CCTV shows truck dumping gravel where Aoife Phelan’s body found
Defendant took gardaí on ‘wild goose chase’ over where he disposed of Laois nanny’s body
Robert Corbet of Sheffield Cross, Laois has pleaded not guilty to Aoife Phelan’s murder.
A murder trial jury has seen CCTV footage of a truck dumping ‘filling gravel’ at the site where a Laois nanny’s body was found eight to ten feet under ground on the accused man’s property.
The footage from the morning after Aoife Phelan disappeared was shown to the Central Criminal Court today in the trial of the 25-year-old charged with her murder.
Robert Corbet of Sheffield Cross, Laois has pleaded not guilty to her murder. However he has admitted her manslaughter between October 25th and November 7th, when her body was found in a barrel, buried in Capoley, near Portlaoise.
Garda Paul Wilson talked the jury through a compilation of CCTV footage captured on the evening of October 25th and the following day.
He said it showed Mr Corbet’s jeep leaving his truck yard at Capoley around 8pm and a similar jeep passing Collier’s Lane, Portlaoise 15 minutes later. This is where Ms Phelan was last seen, and Gda Wilson said the footage appeared to show the jeep returning after collecting her.
He also showed the jury footage of the truck yard from the following morning. One clip showed a van reversing into the area just out of shot, where Ms Phelan’s body was found. The same van was then seen driving back into shot with its rear doors open.
A compilation of Mr Corbet’s movements in Portlaoise later that morning were then shown. He made a purchase in a hardware store shortly after 10am, before going to the credit union. He then made a purchase in Argos and went into another hardware store before driving in the direction of his home.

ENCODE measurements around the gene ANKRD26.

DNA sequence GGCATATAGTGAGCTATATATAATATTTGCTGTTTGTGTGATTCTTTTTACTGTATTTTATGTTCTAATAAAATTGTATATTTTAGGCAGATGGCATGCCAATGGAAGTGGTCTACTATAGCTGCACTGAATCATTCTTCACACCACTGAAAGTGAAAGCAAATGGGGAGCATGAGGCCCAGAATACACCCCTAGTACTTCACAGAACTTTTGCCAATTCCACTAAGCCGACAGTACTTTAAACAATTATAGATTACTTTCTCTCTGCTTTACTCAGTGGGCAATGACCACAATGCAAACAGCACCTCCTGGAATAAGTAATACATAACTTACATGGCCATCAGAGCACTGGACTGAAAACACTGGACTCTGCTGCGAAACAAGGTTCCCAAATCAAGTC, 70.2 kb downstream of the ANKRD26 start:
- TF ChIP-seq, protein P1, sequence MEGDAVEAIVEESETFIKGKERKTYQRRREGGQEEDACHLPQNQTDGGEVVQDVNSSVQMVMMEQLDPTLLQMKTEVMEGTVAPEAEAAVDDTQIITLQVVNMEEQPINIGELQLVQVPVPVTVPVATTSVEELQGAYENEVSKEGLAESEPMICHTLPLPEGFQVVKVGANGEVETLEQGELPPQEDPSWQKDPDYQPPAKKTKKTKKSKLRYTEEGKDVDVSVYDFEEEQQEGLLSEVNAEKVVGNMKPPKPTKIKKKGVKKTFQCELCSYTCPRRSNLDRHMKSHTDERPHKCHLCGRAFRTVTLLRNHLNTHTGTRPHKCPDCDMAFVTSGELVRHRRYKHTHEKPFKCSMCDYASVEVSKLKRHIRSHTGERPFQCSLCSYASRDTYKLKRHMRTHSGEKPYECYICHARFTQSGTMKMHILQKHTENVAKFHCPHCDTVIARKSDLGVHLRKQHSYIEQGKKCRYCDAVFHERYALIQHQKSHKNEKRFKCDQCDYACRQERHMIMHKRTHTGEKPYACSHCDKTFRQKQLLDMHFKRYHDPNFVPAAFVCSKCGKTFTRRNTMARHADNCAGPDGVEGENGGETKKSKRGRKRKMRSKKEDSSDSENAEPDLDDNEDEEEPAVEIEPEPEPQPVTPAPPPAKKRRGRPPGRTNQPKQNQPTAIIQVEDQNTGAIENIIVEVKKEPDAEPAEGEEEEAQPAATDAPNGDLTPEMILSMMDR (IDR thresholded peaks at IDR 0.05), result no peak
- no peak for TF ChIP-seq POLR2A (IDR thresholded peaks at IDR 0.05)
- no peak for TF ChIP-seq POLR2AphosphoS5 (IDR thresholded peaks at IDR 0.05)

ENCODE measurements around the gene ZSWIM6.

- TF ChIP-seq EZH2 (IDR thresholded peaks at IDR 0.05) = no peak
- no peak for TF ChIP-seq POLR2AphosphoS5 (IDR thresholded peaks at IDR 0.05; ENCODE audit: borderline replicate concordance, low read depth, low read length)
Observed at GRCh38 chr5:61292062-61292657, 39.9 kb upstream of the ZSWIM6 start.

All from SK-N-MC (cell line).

The next footage shown was captured at the Corbet yard at 10.36am and showed a truck.
“The truck reverses to the point on the map marked ‘body’,” explained Gda Wilson. “It seems to have a load of filling gravel in the back.”
The truck then unloaded its contents. “The driver exits and checks,” added the garda.
Footage from the yard at about 3.15pm that afternoon showed a forklift containing building material.
“It is seen moving in the direction of the map marked ‘body’,” said the garda.
Garda Eamon O’Connell also testified yesterday. He said that he attended a search of the Corbet home and land at Capoley on November 6th 2012 and was directed to dig an area that had been filled with hard-core filling.
He said he dug slowly and came across rubble, concrete, hard-core filling and builder’s waste. At a depth of six to eight feet, he came across lorry tyres, bags of domestic waste and an oil drum.
He alerted his sergeant, who was searching an area of the River Barrow, where the accused had told gardai he had dumped Ms Phelan’s body.
The excavation in Capoley resumed the following day, when Gda O’Connell removed a couch and timber before. He then came to a covering similar to tarpaulin and a large sheet of plywood, which broke to reveal a metal drum.
“It was eight to ten feet deep,” he said.
The lid of the barrel came off and he saw what he thought was a leg in a black boot and blue jeans, and an item of red clothing with fur trim. He said he knew that Ms Phelan was wearing a similar jacket when she went missing and he felt he had found her body.
The trial has already heard that Mr Corbet was arrested on suspicion of murder on November 5th. He first denied involvement but began to make admissions after phone records were put to him.
He said Ms Phelan had told him she was pregnant with his child and that he killed her in his jeep after she threatened to ruin him if he walked away.
The court heard today that he then took gardai on ‘a wild goose chase’ when he pointed out where he said he had killed her and disposed of her body.
The defence made the comment when cross examining Detective Sergeant Brian Hanley, who accompanied the accused to both locations.
Det Sgt Hanley testified that he showed gardai where he had collected Ms Phelan and where he had later pulled in to a hard shoulder.
He told them that this was where ‘the incident’ happened.
“Which is?” he was asked.
“The murder of Aoife Phelan,” he replied.
The detective agreed with Conor Devally SC, defending, that this had been ‘a voyage of fiction’.
“It’s acknowledged that this was a wild goose chase,” said the barrister. “We know Ms Phelan met her end on the lands or property of the Corbet family.”
The detective agreed that the effect of the journey had been to lead them away from his family home.
The trial continues before Mr Justice Garrett Sheehan.